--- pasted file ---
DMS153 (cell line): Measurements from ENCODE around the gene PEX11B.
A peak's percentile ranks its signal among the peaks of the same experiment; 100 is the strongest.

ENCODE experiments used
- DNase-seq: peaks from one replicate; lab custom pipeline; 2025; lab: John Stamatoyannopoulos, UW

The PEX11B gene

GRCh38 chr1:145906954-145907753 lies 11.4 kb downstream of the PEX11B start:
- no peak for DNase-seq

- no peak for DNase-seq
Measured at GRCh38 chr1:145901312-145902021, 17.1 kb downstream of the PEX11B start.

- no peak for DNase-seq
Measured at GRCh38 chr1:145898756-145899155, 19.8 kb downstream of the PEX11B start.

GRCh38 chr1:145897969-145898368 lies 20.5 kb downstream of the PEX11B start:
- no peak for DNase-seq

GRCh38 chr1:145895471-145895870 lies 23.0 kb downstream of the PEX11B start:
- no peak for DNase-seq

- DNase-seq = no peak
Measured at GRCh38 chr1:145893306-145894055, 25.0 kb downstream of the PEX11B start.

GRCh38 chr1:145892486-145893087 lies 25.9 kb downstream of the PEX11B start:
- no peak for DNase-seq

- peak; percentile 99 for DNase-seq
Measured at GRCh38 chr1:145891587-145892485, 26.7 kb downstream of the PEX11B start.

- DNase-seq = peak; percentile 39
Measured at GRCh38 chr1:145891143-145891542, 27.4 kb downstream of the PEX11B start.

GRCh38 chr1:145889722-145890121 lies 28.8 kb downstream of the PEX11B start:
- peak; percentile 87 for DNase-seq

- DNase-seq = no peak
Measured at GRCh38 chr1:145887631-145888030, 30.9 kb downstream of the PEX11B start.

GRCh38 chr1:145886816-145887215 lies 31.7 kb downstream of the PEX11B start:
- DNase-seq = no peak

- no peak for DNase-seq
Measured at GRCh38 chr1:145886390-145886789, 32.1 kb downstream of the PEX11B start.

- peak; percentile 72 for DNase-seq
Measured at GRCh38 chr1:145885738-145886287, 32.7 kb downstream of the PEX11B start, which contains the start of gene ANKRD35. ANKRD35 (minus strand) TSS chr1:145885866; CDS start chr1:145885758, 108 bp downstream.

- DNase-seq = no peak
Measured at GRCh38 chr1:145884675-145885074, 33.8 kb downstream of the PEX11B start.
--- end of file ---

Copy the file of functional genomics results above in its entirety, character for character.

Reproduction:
DMS153 (cell line): Measurements from ENCODE around the gene PEX11B.
A peak's percentile ranks its signal among the peaks of the same experiment; 100 is the strongest.

ENCODE experiments used
- DNase-seq: peaks from one replicate; lab custom pipeline; 2025; lab: John Stamatoyannopoulos, UW

The PEX11B gene

GRCh38 chr1:145906954-145907753 lies 11.4 kb downstream of the PEX11B start:
- no peak for DNase-seq

- no peak for DNase-seq
Measured at GRCh38 chr1:145901312-145902021, 17.1 kb downstream of the PEX11B start.

- no peak for DNase-seq
Measured at GRCh38 chr1:145898756-145899155, 19.8 kb downstream of the PEX11B start.

GRCh38 chr1:145897969-145898368 lies 20.5 kb downstream of the PEX11B start:
- no peak for DNase-seq

GRCh38 chr1:145895471-145895870 lies 23.0 kb downstream of the PEX11B start:
- no peak for DNase-seq

- DNase-seq = no peak
Measured at GRCh38 chr1:145893306-145894055, 25.0 kb downstream of the PEX11B start.

GRCh38 chr1:145892486-145893087 lies 25.9 kb downstream of the PEX11B start:
- no peak for DNase-seq

- peak; percentile 99 for DNase-seq
Measured at GRCh38 chr1:145891587-145892485, 26.7 kb downstream of the PEX11B start.

- DNase-seq = peak; percentile 39
Measured at GRCh38 chr1:145891143-145891542, 27.4 kb downstream of the PEX11B start.

GRCh38 chr1:145889722-145890121 lies 28.8 kb downstream of the PEX11B start:
- peak; percentile 87 for DNase-seq

- DNase-seq = no peak
Measured at GRCh38 chr1:145887631-145888030, 30.9 kb downstream of the PEX11B start.

GRCh38 chr1:145886816-145887215 lies 31.7 kb downstream of the PEX11B start:
- DNase-seq = no peak

- no peak for DNase-seq
Measured at GRCh38 chr1:145886390-145886789, 32.1 kb downstream of the PEX11B start.

- peak; percentile 72 for DNase-seq
Measured at GRCh38 chr1:145885738-145886287, 32.7 kb downstream of the PEX11B start, which contains the start of gene ANKRD35. ANKRD35 (minus strand) TSS chr1:145885866; CDS start chr1:145885758, 108 bp downstream.

- DNase-seq = no peak
Measured at GRCh38 chr1:145884675-145885074, 33.8 kb downstream of the PEX11B start.